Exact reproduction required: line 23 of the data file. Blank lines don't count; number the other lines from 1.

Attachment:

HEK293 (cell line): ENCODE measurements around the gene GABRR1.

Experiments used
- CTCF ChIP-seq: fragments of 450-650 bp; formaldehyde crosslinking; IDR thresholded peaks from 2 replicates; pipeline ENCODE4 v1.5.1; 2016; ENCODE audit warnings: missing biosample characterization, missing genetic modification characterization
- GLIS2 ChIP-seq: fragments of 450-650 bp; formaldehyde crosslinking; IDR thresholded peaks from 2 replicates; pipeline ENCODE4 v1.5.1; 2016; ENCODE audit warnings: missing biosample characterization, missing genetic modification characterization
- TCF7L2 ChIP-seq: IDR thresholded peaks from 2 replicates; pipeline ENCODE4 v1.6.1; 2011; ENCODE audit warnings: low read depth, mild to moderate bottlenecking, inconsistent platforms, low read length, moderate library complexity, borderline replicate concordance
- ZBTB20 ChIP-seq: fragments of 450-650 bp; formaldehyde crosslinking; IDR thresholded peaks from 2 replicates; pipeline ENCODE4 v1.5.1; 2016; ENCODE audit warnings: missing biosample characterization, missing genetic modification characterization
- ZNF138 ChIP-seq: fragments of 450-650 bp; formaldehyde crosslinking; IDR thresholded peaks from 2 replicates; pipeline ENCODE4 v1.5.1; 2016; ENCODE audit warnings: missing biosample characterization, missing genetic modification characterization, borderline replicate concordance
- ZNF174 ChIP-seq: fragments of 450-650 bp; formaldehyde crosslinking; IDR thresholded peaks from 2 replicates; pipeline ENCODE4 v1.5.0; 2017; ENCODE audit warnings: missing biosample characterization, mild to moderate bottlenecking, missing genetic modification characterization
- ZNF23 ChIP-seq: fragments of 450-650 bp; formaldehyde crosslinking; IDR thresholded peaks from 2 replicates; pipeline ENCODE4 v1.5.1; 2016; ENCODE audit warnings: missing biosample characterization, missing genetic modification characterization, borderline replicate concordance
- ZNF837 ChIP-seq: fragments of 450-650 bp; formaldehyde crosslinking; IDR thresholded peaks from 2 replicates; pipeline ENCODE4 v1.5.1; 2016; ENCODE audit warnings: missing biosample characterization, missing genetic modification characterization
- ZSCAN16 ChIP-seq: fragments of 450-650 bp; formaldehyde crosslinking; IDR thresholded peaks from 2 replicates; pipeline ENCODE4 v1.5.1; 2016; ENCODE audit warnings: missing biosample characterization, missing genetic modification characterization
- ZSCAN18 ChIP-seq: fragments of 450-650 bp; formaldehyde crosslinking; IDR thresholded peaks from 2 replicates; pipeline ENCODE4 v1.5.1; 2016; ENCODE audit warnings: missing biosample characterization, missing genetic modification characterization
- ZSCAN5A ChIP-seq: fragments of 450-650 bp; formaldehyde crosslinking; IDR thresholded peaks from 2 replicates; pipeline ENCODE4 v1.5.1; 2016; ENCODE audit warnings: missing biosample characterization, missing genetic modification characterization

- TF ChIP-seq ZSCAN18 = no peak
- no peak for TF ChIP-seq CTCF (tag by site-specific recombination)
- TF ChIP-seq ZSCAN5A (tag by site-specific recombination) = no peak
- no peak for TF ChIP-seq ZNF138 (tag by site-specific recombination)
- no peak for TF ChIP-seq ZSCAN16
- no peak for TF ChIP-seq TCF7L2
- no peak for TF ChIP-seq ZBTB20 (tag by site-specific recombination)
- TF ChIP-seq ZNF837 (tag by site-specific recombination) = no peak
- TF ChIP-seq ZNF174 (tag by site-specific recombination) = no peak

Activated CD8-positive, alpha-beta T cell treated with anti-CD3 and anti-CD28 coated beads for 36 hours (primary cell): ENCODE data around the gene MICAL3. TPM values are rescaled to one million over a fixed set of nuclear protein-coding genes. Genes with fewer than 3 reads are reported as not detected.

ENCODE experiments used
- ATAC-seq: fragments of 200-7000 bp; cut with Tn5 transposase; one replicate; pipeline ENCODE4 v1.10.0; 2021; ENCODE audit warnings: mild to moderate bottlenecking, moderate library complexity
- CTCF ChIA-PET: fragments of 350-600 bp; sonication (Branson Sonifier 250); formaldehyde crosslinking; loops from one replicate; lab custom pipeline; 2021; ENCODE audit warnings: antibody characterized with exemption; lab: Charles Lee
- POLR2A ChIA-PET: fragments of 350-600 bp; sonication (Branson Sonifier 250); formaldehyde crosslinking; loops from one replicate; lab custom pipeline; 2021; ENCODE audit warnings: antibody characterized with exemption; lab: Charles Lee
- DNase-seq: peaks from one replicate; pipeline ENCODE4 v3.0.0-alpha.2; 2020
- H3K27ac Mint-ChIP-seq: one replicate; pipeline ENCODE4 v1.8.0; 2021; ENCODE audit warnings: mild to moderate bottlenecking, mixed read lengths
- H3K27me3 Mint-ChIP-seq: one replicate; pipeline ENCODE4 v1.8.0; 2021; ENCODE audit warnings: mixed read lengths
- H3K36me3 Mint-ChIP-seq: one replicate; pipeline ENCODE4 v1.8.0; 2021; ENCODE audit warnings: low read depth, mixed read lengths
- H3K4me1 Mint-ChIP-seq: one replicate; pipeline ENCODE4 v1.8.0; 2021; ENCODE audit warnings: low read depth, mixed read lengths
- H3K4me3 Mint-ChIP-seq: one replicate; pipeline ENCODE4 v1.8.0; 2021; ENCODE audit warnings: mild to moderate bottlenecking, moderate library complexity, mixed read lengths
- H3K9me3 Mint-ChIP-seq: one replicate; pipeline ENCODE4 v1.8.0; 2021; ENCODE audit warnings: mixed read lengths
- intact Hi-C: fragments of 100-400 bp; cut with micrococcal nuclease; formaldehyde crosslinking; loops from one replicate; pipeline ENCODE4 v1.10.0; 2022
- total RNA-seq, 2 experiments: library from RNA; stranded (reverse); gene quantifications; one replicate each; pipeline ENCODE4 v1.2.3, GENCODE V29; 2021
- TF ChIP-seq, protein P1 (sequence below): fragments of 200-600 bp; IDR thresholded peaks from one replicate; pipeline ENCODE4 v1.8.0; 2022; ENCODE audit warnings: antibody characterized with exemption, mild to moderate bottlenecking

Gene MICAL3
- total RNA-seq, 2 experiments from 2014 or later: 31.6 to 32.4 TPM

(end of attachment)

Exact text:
Activated CD8-positive, alpha-beta T cell treated with anti-CD3 and anti-CD28 coated beads for 36 hours (primary cell): ENCODE data around the gene MICAL3. TPM values are rescaled to one million over a fixed set of nuclear protein-coding genes. Genes with fewer than 3 reads are reported as not detected.